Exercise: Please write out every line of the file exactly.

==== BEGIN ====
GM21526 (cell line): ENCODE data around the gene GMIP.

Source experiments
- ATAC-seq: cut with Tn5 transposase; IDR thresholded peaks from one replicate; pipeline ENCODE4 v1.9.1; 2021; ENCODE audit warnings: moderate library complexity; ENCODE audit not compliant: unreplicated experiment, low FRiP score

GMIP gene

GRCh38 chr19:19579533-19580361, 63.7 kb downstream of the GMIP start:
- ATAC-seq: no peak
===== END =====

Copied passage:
GM21526 (cell line): ENCODE data around the gene GMIP.

Source experiments
- ATAC-seq: cut with Tn5 transposase; IDR thresholded peaks from one replicate; pipeline ENCODE4 v1.9.1; 2021; ENCODE audit warnings: moderate library complexity; ENCODE audit not compliant: unreplicated experiment, low FRiP score

GMIP gene

GRCh38 chr19:19579533-19580361, 63.7 kb downstream of the GMIP start:
- ATAC-seq: no peak